The Vienna-based German scientist and artist Tanja Gesell (University of Vienna, MFPL, Department of Structural and Computational Biology) will give a talk about both her scientific and arts-based research particularly focusing on the past and the future and her work processes on January 16 at the University of Applied Arts Vienna.
In her artist talk Lost in Translation. Biomolecular and Artistic Cultures, Tanja Gesell will discuss whether contemporary works at the arts and science interface are lost in translation. Topics will include the dynamics of translation and transitions, the original and the impossibility of translation, and the scientist as an artist and the artist as a scientist. Additionally, she will explore the difference between fine arts and information visualization, where the question of tasks and missions remains intriguing.
For Tanja Gesell?s work the temporal axis that reaches into both past and future is an essential element as it reveals a process of exploration. Her talk will address major paradigm shifts in molecular biology, such as the structure?function paradigm, without losing significant references to art history, such as Piero della Francesca?s Madonna, as forms that are contained in and become other forms, to Masaccio?s Trinity, which is a perfect instance of central perspective and beyond. To enable a direct, near instantaneous, identification of the translation process of molecules and patterns, she will explain Markov Models and her underlying question: What Is a Structure? Tanja Gesell defines a phylogenetic structure based on a simulation framework for molecular sequence evolution as both a scientific tool and an additional metaphor. This definition evokes notions such as incompleteness is inherent in any description of structure. From there she will point to her current artistic research work and The Black Square of Kazimir Malevich. On this trajectory, at the present juncture, her artwork contributes through being present absent to her scientific research, and vice versa. In a period of a fascinating molecular revolution, her presentation is an attempt to extend the relationship between art and science as an unmediated in-between space through simultaneously dividing and unifying the academic fields of art and science.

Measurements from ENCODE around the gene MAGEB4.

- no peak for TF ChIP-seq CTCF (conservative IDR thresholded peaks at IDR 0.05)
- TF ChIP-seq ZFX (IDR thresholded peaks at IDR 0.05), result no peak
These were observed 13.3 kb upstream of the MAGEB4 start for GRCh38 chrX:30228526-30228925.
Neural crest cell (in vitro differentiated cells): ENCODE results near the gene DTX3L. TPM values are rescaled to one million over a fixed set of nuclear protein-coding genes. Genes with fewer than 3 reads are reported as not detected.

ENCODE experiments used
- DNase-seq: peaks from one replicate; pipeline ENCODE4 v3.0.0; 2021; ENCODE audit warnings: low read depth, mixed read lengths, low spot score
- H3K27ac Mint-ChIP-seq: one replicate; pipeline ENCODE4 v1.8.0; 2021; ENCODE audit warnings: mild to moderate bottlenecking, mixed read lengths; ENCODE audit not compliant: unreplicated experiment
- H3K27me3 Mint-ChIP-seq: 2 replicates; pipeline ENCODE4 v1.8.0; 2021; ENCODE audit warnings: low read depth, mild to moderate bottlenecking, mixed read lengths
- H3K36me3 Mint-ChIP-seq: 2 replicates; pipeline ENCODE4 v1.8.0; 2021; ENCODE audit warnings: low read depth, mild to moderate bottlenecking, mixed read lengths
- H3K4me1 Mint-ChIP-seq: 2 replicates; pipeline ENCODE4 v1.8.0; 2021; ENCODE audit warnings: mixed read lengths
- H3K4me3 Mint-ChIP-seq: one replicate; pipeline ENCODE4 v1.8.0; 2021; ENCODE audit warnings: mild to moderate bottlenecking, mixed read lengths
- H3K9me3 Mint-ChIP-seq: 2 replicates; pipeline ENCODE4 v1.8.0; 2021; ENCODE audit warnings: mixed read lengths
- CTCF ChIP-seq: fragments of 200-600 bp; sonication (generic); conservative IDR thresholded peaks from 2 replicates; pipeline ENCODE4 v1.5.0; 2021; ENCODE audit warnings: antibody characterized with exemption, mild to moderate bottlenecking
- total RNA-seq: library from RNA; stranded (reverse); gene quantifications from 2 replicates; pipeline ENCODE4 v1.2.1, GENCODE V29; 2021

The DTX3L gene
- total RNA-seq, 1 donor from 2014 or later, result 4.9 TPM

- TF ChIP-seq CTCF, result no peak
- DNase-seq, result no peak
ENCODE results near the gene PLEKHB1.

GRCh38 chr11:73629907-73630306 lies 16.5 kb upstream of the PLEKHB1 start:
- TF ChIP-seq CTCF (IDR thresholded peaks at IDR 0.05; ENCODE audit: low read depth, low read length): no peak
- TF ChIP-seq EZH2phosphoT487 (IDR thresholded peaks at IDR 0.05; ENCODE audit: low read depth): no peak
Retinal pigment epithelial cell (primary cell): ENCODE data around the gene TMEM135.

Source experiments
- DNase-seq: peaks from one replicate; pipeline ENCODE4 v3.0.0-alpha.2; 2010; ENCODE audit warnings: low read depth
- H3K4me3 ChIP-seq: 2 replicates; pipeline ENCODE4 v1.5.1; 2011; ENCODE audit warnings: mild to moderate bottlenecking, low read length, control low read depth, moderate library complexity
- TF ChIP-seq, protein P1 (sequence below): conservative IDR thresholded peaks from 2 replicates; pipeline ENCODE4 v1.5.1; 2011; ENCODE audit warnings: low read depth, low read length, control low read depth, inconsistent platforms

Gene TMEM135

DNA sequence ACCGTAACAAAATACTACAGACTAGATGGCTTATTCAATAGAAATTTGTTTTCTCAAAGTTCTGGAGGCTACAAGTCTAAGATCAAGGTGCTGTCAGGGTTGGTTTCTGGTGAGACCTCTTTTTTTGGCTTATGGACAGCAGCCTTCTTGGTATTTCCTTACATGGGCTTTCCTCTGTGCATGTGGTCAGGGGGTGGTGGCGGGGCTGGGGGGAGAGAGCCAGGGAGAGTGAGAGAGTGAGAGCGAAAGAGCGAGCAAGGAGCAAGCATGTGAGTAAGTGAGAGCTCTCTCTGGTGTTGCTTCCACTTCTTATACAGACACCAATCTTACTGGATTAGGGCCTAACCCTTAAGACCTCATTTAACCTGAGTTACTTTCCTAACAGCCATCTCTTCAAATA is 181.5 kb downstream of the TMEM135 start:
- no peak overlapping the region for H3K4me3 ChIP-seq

Tanja Gesell is a postdoctoral scientist at the Department of Structural and Computational Biology, University of Vienna and a free artist. She holds master?s degrees in biology and fine arts from the University and the Academy of Fine Arts in Düsseldorf, with a major in experimental sculpture and minors in aesthetics, philosophy, and art history. In 2003 Rosemarie Trockel selected her as a Meisterschüler. In 2009, she obtained her Ph.D. in molecular biology at the University of Vienna with a dissertation titled A Phylogenetic Definition of Structure. Before her maternity leave, Tanja Gesell also did research at Harvard University and at the Broad Institute in Cambridge, Massachusetts, and earlier at the European Bioinformatics Institute in Cambridge, UK. Her research approach is to use scientific and artistic practice to examine the structural concepts that underlie molecular research. Tanja Gesell is a cofounder of and lecturer at the new Connectivity Seminar at the University of Vienna. In this seminar connections between various natural science disciplines, the humanities, and the arts are established with regard to the aspect of structure. In addition, she teaches at the FH-Campus University of Applied Science in Bioinformatics, Structure Prediction, and Molecular Design and at the University of Applied Arts in Cross Disciplinary Strategies, Biomolecular Strategies.
The Guest Lecture Series of Professor Ingeborg Reichle?s seminar Molecular Aesthetics: Living Systems in Art and Biodesign reflects on the transformation of media theory through the rise of biomedia. It is an informative and stimulating opportunity to hear from distinguished artists and scientists about what?s going on in the emerging fields of bioart and biodesign and also helps our students to build their network of contacts. Our guest lectures are open to all.